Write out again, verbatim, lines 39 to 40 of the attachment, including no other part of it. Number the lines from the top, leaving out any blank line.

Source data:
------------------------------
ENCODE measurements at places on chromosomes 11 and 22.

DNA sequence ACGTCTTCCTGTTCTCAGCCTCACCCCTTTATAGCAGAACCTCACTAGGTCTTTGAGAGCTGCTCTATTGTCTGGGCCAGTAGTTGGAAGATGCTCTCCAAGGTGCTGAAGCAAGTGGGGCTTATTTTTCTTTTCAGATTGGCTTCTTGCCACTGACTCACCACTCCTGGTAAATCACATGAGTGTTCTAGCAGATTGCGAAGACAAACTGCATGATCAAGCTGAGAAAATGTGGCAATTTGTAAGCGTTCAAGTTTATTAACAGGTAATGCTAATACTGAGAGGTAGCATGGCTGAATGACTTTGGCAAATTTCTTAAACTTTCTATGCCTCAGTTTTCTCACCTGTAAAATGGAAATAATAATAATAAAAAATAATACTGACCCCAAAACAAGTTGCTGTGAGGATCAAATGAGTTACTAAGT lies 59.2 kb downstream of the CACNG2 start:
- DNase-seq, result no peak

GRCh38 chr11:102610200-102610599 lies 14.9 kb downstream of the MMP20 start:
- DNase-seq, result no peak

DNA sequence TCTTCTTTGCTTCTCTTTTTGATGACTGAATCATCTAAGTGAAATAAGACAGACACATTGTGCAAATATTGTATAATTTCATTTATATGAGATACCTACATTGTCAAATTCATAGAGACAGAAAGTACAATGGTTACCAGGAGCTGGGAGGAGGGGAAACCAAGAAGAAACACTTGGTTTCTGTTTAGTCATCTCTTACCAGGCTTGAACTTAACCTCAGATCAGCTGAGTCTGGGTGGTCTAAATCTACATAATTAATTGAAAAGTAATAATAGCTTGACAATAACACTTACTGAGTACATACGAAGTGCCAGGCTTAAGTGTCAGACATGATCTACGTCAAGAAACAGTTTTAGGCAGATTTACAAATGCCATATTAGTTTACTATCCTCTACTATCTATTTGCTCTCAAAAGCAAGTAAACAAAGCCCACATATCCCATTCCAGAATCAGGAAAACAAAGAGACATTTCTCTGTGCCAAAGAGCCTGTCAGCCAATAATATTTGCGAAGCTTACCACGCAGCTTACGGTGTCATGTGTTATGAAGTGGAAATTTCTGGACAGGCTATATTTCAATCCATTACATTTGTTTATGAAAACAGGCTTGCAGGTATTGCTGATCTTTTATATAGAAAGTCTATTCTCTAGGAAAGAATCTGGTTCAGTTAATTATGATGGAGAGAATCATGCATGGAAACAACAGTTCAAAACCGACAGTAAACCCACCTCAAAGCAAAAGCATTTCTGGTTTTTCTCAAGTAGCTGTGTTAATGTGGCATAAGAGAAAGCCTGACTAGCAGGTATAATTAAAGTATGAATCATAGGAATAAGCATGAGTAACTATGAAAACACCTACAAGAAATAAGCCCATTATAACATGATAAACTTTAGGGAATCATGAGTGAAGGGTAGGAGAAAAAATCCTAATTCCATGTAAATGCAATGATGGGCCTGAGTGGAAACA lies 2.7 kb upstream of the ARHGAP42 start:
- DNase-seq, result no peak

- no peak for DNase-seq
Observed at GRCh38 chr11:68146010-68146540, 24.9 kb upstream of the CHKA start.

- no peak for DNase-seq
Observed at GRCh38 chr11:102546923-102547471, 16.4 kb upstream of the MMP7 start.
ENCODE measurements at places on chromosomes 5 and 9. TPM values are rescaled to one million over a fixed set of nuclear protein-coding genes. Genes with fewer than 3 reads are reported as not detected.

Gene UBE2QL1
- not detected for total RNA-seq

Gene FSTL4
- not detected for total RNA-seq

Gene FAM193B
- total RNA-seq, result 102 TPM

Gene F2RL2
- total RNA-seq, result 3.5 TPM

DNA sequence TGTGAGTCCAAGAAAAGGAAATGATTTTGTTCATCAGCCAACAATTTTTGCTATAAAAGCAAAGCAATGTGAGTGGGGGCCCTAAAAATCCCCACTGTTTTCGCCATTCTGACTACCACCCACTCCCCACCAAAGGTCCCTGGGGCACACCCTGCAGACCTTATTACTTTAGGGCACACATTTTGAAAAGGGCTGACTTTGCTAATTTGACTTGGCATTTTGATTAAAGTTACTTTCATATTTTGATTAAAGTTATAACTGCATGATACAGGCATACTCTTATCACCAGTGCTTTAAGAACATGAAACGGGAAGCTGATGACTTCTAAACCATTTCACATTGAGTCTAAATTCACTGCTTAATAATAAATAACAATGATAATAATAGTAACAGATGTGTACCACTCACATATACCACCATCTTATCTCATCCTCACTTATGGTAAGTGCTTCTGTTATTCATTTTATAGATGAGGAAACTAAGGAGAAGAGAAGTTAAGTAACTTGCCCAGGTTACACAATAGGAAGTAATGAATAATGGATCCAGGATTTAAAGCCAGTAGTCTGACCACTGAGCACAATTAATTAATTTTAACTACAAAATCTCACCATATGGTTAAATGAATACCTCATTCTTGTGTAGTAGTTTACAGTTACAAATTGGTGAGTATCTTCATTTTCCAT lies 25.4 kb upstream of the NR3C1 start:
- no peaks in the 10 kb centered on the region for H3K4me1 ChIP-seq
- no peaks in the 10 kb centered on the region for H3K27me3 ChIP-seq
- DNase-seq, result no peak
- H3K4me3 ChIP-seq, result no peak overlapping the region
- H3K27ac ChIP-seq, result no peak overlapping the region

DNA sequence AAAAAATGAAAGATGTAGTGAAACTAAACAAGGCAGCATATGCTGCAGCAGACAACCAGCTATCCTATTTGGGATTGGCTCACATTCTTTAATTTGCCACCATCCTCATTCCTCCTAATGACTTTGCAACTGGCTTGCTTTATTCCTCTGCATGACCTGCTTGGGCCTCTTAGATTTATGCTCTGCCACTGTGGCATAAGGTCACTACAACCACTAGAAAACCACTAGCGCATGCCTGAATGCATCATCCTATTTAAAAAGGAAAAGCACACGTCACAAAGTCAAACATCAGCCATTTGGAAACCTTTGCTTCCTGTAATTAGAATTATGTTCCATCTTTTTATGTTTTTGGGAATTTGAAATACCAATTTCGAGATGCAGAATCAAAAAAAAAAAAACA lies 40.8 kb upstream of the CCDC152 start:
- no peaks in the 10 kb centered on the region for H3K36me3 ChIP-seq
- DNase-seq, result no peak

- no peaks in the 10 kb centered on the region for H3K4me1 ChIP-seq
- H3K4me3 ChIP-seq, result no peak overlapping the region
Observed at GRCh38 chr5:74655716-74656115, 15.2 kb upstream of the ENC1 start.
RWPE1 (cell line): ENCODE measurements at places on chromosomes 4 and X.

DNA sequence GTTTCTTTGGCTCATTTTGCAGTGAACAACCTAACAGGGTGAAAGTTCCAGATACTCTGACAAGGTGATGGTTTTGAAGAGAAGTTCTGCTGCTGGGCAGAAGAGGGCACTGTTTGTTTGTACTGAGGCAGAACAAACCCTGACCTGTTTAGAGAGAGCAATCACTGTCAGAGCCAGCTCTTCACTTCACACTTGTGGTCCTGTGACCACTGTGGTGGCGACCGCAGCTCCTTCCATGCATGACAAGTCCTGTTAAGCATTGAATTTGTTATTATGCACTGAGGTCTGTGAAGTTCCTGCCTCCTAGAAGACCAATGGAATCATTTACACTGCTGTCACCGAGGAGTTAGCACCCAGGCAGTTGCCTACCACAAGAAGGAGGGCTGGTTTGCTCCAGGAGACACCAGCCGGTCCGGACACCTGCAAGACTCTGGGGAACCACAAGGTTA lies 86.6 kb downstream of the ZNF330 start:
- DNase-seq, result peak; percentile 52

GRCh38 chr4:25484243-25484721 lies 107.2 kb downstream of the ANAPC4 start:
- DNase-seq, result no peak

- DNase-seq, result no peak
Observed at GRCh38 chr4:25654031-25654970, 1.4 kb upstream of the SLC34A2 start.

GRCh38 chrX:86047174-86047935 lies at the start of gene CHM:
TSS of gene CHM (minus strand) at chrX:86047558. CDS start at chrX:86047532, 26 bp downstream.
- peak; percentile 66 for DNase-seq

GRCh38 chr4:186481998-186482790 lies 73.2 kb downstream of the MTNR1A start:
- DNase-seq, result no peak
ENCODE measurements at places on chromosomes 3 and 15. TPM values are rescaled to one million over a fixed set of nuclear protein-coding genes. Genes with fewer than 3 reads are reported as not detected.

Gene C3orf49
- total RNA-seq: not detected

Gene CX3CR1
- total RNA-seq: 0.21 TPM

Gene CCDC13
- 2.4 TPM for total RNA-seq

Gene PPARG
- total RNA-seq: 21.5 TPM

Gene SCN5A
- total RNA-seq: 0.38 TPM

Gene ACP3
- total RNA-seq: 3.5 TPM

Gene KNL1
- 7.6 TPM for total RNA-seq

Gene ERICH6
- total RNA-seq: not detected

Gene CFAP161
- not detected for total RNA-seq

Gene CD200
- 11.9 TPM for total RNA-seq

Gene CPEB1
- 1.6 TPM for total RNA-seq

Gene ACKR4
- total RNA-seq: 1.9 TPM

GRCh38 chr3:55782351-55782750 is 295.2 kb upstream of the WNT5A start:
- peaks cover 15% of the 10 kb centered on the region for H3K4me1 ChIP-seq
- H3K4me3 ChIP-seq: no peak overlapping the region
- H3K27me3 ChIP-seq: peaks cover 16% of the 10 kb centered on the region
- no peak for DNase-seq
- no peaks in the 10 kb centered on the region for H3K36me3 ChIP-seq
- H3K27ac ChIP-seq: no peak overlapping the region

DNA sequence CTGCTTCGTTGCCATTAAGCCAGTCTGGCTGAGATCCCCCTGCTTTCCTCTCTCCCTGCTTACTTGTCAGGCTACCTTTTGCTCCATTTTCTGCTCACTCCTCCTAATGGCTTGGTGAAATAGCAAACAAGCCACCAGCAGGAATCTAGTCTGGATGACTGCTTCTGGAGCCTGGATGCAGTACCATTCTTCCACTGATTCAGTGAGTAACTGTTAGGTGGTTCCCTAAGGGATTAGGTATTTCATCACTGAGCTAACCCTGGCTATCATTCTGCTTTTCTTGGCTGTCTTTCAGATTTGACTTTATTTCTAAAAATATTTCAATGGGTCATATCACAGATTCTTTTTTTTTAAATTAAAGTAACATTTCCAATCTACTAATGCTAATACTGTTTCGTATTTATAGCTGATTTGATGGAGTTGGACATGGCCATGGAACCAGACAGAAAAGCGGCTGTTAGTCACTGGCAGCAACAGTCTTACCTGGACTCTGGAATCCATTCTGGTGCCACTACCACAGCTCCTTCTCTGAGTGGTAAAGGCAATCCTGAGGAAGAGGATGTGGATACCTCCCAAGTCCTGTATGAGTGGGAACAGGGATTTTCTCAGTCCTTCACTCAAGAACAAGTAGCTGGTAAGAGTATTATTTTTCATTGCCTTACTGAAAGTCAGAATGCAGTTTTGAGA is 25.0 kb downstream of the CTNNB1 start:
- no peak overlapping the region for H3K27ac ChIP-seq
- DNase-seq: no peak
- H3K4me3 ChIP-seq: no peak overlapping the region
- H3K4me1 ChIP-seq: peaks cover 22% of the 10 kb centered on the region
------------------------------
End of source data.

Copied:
Observed at GRCh38 chr4:25654031-25654970, 1.4 kb upstream of the SLC34A2 start.

GRCh38 chrX:86047174-86047935 lies at the start of gene CHM: